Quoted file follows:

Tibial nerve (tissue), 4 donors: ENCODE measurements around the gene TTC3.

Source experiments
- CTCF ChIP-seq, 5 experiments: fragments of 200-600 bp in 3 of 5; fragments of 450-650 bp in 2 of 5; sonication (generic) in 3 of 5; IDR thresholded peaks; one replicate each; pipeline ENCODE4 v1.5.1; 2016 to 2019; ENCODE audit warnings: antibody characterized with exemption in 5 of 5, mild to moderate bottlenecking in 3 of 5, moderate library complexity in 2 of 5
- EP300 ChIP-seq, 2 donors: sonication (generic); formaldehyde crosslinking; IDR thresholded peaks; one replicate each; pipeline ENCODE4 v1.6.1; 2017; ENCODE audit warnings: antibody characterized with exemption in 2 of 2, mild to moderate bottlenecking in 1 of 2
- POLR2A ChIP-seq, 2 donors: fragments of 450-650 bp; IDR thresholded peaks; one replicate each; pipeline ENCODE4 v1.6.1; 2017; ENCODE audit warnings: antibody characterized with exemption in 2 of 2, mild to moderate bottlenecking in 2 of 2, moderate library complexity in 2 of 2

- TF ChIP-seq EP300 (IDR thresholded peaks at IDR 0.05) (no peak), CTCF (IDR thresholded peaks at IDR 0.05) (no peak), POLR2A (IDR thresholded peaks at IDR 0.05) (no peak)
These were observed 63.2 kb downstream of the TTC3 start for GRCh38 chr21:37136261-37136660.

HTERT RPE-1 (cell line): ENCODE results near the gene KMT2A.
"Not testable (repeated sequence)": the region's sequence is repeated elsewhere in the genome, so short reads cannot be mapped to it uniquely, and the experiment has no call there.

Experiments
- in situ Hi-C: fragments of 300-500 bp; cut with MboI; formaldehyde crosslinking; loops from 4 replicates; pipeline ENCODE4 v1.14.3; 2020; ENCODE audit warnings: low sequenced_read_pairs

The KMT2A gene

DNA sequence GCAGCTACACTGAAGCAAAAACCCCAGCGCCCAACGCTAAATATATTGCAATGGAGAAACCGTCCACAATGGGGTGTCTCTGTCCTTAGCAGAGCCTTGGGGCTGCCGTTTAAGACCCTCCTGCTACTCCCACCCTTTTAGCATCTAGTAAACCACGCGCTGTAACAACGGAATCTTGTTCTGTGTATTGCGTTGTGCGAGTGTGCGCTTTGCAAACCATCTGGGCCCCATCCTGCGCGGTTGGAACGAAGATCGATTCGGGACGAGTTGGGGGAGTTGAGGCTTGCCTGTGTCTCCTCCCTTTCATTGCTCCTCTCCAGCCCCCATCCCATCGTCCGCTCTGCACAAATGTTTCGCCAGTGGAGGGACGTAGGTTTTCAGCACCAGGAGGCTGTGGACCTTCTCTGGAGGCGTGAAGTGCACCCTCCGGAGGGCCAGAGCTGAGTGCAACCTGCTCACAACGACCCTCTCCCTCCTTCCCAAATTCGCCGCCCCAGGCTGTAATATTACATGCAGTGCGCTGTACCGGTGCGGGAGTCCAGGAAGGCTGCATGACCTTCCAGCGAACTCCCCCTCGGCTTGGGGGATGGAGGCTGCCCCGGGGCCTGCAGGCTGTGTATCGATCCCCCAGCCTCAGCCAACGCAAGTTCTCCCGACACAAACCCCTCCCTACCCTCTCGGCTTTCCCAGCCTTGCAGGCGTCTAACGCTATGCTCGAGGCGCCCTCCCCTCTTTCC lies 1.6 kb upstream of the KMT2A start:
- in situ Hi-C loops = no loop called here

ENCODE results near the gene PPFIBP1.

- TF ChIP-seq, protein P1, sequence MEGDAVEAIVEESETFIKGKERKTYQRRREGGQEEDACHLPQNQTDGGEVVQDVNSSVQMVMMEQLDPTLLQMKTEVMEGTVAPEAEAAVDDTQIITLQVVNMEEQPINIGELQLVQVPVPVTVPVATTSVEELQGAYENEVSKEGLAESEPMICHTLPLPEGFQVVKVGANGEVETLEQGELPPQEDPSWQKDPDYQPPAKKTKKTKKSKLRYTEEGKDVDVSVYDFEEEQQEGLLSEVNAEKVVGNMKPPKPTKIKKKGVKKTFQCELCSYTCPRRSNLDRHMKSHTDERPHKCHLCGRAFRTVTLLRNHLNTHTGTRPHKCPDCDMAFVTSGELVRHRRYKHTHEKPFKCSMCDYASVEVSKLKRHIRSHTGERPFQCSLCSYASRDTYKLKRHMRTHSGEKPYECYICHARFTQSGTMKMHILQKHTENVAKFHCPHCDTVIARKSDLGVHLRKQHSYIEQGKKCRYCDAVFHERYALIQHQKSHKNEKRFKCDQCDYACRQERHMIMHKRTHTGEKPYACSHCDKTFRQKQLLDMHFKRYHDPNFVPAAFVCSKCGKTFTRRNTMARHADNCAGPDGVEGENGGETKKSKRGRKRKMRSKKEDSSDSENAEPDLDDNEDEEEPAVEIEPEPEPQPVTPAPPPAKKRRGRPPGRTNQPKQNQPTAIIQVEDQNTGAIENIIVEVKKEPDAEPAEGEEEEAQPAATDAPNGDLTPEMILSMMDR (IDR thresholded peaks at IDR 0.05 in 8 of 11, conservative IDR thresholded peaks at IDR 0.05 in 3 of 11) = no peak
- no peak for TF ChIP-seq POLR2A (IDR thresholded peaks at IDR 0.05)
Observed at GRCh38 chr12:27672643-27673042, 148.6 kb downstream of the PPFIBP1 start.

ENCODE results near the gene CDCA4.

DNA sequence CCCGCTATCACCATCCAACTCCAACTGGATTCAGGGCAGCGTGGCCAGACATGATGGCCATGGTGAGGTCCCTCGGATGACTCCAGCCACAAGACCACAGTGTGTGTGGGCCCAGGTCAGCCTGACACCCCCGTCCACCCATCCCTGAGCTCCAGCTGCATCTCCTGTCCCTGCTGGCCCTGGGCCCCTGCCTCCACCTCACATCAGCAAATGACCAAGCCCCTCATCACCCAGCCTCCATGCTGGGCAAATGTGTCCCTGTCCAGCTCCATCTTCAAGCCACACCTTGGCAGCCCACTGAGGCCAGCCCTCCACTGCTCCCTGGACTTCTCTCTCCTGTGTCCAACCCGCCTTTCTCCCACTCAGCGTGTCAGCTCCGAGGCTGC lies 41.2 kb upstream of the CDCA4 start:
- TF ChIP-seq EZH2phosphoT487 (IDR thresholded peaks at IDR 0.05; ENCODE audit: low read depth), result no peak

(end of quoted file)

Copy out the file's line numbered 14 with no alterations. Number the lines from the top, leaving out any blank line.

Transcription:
- in situ Hi-C loops = no loop called here